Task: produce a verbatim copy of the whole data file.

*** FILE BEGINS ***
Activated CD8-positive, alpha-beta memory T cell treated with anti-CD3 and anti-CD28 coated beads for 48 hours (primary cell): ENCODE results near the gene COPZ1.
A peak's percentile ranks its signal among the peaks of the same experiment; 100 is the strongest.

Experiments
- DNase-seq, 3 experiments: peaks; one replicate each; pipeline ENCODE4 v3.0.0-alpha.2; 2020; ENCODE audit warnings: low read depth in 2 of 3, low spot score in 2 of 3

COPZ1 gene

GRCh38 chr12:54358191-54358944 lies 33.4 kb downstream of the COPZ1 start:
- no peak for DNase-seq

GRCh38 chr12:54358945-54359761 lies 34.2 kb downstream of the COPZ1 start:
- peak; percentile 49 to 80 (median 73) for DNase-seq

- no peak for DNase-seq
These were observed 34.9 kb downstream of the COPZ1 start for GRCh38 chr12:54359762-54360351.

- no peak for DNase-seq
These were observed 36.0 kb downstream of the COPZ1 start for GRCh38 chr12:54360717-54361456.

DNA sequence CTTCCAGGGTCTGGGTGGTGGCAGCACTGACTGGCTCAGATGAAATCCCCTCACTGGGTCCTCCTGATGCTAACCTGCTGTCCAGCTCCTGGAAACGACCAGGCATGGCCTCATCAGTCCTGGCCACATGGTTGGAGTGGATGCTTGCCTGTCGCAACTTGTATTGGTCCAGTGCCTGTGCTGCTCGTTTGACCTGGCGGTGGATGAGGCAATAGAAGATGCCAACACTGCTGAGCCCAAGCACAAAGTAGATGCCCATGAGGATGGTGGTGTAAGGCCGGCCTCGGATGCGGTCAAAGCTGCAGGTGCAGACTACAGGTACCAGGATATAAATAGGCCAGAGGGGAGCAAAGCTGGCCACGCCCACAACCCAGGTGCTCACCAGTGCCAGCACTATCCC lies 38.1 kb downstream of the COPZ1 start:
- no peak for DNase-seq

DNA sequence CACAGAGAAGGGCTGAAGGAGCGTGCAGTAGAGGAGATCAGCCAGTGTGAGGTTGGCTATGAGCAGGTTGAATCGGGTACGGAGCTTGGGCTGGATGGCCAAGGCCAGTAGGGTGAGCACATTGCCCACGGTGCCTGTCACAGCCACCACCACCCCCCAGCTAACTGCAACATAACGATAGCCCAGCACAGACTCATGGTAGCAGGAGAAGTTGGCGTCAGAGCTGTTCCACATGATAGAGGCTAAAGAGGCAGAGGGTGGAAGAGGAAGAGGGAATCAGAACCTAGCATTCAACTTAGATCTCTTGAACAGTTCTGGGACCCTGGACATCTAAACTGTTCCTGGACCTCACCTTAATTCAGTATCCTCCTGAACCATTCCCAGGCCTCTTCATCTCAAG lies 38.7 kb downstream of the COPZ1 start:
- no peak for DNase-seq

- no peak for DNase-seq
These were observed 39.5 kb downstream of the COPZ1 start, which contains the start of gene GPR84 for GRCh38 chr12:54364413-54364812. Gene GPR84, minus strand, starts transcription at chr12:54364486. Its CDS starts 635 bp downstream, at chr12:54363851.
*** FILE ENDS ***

Activated CD8-positive, alpha-beta memory T cell treated with anti-CD3 and anti-CD28 coated beads for 48 hours (primary cell): ENCODE results near the gene COPZ1.
A peak's percentile ranks its signal among the peaks of the same experiment; 100 is the strongest.

Experiments
- DNase-seq, 3 experiments: peaks; one replicate each; pipeline ENCODE4 v3.0.0-alpha.2; 2020; ENCODE audit warnings: low read depth in 2 of 3, low spot score in 2 of 3

COPZ1 gene

GRCh38 chr12:54358191-54358944 lies 33.4 kb downstream of the COPZ1 start:
- no peak for DNase-seq

GRCh38 chr12:54358945-54359761 lies 34.2 kb downstream of the COPZ1 start:
- peak; percentile 49 to 80 (median 73) for DNase-seq

- no peak for DNase-seq
These were observed 34.9 kb downstream of the COPZ1 start for GRCh38 chr12:54359762-54360351.

- no peak for DNase-seq
These were observed 36.0 kb downstream of the COPZ1 start for GRCh38 chr12:54360717-54361456.

DNA sequence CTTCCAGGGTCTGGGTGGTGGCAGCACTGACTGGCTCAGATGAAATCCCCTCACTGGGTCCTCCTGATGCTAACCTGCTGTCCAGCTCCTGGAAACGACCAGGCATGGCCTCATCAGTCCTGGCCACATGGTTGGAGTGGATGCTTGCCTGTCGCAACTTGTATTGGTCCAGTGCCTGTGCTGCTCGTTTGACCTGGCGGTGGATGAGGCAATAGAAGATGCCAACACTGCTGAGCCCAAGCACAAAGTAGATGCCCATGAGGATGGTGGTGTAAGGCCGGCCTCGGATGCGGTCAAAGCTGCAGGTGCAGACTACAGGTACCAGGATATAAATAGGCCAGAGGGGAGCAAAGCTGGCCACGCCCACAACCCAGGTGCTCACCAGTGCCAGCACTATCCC lies 38.1 kb downstream of the COPZ1 start:
- no peak for DNase-seq

DNA sequence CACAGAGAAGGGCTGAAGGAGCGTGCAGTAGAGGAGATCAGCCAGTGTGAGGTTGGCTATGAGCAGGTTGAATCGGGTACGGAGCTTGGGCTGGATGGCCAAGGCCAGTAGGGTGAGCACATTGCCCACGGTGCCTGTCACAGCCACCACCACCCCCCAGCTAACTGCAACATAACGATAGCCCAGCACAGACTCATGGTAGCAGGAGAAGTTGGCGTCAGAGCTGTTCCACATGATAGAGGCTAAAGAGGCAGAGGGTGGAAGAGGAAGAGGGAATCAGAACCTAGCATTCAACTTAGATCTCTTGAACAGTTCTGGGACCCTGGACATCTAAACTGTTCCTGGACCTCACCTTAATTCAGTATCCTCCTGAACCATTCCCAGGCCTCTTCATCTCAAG lies 38.7 kb downstream of the COPZ1 start:
- no peak for DNase-seq

- no peak for DNase-seq
These were observed 39.5 kb downstream of the COPZ1 start, which contains the start of gene GPR84 for GRCh38 chr12:54364413-54364812. Gene GPR84, minus strand, starts transcription at chr12:54364486. Its CDS starts 635 bp downstream, at chr12:54363851.